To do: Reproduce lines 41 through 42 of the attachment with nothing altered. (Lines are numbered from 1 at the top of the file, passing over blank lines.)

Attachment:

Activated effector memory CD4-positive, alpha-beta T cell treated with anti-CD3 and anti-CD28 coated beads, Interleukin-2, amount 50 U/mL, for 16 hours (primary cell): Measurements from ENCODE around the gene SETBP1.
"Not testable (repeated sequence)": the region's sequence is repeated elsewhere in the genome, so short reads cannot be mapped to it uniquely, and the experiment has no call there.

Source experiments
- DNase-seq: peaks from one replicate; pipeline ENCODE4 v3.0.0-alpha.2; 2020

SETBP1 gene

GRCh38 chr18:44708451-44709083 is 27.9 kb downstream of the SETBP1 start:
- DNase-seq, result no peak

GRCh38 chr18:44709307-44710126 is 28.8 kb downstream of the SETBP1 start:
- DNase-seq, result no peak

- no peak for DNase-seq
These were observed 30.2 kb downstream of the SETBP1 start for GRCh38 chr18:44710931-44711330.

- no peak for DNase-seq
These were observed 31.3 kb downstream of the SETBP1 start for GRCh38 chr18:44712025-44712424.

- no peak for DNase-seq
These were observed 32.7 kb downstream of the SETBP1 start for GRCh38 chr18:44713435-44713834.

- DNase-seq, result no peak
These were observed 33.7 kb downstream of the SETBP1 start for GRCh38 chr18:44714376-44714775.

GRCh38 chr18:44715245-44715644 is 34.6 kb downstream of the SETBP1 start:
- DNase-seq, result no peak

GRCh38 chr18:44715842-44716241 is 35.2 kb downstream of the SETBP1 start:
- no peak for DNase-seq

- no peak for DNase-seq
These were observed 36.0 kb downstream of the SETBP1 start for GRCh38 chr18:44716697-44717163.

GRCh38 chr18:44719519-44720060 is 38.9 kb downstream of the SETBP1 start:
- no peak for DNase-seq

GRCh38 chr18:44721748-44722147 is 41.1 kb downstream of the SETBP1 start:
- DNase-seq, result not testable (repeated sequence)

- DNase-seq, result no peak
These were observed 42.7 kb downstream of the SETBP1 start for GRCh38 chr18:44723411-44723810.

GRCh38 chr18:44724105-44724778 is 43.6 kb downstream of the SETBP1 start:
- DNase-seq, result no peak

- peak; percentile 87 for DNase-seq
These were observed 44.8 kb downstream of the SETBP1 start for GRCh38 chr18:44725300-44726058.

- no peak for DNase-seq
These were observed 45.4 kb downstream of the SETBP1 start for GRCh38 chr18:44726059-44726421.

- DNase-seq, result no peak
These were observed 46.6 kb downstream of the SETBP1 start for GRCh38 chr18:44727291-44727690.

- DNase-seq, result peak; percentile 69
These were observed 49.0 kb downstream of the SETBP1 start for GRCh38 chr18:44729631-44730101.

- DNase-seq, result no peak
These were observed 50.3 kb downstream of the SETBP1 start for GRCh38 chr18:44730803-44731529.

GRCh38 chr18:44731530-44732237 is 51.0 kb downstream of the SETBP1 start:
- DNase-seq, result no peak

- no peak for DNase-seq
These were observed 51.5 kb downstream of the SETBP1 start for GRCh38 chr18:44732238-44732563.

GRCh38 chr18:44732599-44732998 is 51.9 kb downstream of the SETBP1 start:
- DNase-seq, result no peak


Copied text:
These were observed 50.3 kb downstream of the SETBP1 start for GRCh38 chr18:44730803-44731529.

GRCh38 chr18:44731530-44732237 is 51.0 kb downstream of the SETBP1 start: